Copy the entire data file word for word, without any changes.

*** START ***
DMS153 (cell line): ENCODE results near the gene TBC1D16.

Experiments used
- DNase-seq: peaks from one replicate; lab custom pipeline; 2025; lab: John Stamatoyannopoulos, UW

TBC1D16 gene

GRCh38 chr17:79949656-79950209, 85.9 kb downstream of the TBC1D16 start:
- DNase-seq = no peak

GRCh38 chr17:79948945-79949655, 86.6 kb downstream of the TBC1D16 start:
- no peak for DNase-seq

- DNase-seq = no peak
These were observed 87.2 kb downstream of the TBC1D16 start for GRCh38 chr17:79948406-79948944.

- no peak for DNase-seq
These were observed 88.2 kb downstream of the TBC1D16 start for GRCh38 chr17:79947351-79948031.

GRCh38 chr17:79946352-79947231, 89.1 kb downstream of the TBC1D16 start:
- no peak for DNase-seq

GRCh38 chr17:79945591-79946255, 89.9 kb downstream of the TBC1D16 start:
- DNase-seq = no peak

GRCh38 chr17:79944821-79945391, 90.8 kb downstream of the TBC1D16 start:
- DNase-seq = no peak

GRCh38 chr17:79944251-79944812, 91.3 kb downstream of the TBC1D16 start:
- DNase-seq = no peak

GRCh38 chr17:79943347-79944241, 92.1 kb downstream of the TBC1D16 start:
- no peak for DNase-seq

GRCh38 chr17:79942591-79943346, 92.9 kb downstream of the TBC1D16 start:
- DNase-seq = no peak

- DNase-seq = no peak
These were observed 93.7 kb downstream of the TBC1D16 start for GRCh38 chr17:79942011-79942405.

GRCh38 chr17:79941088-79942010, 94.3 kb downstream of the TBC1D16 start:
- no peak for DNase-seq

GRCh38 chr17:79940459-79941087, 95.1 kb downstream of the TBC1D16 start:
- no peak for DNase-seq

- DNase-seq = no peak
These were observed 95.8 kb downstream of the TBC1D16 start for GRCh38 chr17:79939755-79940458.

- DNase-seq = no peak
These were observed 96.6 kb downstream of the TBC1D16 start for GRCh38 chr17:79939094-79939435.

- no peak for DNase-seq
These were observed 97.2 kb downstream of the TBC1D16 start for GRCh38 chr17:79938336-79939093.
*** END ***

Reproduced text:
DMS153 (cell line): ENCODE results near the gene TBC1D16.

Experiments used
- DNase-seq: peaks from one replicate; lab custom pipeline; 2025; lab: John Stamatoyannopoulos, UW

TBC1D16 gene

GRCh38 chr17:79949656-79950209, 85.9 kb downstream of the TBC1D16 start:
- DNase-seq = no peak

GRCh38 chr17:79948945-79949655, 86.6 kb downstream of the TBC1D16 start:
- no peak for DNase-seq

- DNase-seq = no peak
These were observed 87.2 kb downstream of the TBC1D16 start for GRCh38 chr17:79948406-79948944.

- no peak for DNase-seq
These were observed 88.2 kb downstream of the TBC1D16 start for GRCh38 chr17:79947351-79948031.

GRCh38 chr17:79946352-79947231, 89.1 kb downstream of the TBC1D16 start:
- no peak for DNase-seq

GRCh38 chr17:79945591-79946255, 89.9 kb downstream of the TBC1D16 start:
- DNase-seq = no peak

GRCh38 chr17:79944821-79945391, 90.8 kb downstream of the TBC1D16 start:
- DNase-seq = no peak

GRCh38 chr17:79944251-79944812, 91.3 kb downstream of the TBC1D16 start:
- DNase-seq = no peak

GRCh38 chr17:79943347-79944241, 92.1 kb downstream of the TBC1D16 start:
- no peak for DNase-seq

GRCh38 chr17:79942591-79943346, 92.9 kb downstream of the TBC1D16 start:
- DNase-seq = no peak

- DNase-seq = no peak
These were observed 93.7 kb downstream of the TBC1D16 start for GRCh38 chr17:79942011-79942405.

GRCh38 chr17:79941088-79942010, 94.3 kb downstream of the TBC1D16 start:
- no peak for DNase-seq

GRCh38 chr17:79940459-79941087, 95.1 kb downstream of the TBC1D16 start:
- no peak for DNase-seq

- DNase-seq = no peak
These were observed 95.8 kb downstream of the TBC1D16 start for GRCh38 chr17:79939755-79940458.

- DNase-seq = no peak
These were observed 96.6 kb downstream of the TBC1D16 start for GRCh38 chr17:79939094-79939435.

- no peak for DNase-seq
These were observed 97.2 kb downstream of the TBC1D16 start for GRCh38 chr17:79938336-79939093.